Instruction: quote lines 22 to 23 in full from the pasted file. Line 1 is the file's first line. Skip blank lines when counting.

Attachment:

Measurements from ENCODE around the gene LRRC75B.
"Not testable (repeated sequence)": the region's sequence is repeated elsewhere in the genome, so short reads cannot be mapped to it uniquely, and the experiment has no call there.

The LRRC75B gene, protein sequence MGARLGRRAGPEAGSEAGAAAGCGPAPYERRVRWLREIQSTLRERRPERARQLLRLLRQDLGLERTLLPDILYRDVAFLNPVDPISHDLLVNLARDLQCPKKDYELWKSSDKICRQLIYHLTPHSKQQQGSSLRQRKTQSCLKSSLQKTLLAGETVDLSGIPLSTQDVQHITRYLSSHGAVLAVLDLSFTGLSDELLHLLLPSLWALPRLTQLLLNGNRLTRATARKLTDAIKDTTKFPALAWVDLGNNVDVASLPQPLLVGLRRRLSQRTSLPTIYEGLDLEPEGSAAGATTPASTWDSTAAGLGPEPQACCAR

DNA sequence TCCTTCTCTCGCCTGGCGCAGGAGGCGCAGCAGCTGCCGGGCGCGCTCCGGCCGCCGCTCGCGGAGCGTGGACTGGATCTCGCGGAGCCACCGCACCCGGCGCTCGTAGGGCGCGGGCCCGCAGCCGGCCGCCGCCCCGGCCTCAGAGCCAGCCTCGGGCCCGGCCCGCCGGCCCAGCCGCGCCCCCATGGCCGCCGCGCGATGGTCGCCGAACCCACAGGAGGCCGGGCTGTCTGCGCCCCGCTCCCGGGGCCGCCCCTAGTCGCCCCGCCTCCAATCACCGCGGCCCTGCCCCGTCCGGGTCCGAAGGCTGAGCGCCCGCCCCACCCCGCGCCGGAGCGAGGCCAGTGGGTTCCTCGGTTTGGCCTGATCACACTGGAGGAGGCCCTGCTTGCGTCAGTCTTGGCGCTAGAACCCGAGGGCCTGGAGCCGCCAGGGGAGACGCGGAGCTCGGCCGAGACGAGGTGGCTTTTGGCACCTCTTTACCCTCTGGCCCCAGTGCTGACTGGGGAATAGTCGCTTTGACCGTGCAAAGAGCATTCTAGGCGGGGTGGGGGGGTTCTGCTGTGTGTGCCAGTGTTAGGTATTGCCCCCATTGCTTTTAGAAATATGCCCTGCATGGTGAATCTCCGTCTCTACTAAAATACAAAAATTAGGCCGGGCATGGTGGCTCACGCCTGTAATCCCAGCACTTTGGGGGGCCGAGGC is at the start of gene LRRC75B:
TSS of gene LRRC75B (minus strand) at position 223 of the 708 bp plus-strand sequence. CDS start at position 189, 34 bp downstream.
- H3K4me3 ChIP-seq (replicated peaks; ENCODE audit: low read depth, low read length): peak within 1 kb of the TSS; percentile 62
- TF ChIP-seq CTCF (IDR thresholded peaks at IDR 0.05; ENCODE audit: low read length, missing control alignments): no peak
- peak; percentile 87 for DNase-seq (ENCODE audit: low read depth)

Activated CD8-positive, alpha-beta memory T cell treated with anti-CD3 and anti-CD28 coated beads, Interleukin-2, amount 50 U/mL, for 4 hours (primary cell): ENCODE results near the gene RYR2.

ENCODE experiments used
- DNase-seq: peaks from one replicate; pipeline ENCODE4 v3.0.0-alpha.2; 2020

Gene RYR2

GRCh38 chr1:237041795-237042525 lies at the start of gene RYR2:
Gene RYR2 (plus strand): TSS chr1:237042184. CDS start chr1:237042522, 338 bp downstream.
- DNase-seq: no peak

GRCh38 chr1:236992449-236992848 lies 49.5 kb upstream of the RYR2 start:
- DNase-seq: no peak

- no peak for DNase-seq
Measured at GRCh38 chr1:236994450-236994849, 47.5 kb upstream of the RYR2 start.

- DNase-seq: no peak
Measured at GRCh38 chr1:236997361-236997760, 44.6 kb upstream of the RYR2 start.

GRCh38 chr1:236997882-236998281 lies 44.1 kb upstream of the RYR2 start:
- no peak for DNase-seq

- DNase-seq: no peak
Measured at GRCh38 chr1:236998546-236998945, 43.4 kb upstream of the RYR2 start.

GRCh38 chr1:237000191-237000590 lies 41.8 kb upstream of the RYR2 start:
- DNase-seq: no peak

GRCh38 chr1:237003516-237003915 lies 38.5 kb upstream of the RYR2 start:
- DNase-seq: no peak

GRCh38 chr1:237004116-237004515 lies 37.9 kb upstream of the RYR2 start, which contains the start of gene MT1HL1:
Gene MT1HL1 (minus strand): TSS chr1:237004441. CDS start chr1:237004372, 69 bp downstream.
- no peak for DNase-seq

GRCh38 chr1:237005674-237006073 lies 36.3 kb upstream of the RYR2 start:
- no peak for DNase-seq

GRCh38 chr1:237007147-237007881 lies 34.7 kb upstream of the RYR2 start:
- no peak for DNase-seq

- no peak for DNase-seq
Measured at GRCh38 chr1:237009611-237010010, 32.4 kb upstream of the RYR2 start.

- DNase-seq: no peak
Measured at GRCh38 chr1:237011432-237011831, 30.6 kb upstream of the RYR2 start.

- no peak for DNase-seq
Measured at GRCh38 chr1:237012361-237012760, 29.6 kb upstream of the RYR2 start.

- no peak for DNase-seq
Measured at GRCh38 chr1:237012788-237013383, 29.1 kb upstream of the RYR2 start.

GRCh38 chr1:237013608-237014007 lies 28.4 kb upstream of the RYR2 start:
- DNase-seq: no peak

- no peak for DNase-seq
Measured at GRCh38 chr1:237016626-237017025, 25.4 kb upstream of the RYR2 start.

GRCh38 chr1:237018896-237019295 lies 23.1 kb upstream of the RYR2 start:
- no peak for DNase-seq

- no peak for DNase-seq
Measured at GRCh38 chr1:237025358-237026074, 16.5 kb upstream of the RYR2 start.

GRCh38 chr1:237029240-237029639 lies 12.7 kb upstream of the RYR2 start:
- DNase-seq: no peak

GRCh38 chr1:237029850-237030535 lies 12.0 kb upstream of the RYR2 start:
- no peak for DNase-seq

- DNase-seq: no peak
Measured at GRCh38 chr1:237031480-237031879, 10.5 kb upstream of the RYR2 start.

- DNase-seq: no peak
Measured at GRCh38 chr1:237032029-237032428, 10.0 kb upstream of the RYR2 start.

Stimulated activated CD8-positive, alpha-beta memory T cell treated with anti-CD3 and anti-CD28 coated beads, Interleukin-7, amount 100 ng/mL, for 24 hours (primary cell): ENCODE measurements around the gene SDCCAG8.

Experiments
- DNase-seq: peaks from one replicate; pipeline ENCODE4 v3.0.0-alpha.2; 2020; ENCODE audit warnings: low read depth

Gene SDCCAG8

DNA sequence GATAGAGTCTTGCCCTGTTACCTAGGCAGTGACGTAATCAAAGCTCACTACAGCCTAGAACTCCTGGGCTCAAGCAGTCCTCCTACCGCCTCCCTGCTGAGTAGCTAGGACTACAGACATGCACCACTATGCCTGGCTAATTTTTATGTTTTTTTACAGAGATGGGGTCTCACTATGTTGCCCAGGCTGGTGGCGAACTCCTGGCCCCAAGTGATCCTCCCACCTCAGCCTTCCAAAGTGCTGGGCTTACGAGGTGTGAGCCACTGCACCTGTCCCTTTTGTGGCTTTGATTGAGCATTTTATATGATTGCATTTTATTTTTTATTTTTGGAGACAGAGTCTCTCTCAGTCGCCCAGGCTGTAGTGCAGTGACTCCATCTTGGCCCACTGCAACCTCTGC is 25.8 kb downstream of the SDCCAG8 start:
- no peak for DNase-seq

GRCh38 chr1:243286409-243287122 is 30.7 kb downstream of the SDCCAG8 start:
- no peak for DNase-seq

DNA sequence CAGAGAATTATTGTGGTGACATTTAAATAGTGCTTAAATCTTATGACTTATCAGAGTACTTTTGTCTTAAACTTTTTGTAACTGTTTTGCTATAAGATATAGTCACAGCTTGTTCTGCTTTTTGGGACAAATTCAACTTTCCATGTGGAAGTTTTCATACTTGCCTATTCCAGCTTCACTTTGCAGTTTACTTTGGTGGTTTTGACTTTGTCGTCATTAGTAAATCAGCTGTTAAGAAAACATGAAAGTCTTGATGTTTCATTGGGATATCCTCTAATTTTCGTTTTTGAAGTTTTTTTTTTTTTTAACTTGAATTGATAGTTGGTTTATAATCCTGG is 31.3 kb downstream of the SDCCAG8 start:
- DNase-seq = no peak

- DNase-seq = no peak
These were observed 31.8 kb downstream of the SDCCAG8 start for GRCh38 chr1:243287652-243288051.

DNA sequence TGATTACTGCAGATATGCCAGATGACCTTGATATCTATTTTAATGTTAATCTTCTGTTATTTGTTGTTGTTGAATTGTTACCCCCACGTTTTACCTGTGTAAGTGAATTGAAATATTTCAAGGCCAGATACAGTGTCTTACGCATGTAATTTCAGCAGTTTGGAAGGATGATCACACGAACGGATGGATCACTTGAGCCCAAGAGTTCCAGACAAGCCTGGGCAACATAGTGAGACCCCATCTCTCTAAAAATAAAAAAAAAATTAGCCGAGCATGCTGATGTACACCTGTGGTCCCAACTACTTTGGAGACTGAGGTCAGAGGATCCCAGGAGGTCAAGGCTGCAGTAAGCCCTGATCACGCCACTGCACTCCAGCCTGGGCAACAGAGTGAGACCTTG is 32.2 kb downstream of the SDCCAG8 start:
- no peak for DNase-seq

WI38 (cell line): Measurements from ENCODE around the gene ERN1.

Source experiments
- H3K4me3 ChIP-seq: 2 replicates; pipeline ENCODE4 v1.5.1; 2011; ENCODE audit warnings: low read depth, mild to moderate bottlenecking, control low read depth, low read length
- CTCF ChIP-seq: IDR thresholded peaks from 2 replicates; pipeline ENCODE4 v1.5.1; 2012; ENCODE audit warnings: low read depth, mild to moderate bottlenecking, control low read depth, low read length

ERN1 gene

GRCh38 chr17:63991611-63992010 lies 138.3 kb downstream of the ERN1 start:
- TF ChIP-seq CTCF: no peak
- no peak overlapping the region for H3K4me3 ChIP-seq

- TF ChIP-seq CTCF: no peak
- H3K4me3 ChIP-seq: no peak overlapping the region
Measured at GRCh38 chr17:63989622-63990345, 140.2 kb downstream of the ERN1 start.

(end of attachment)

GRCh38 chr1:236997882-236998281 lies 44.1 kb upstream of the RYR2 start:
- no peak for DNase-seq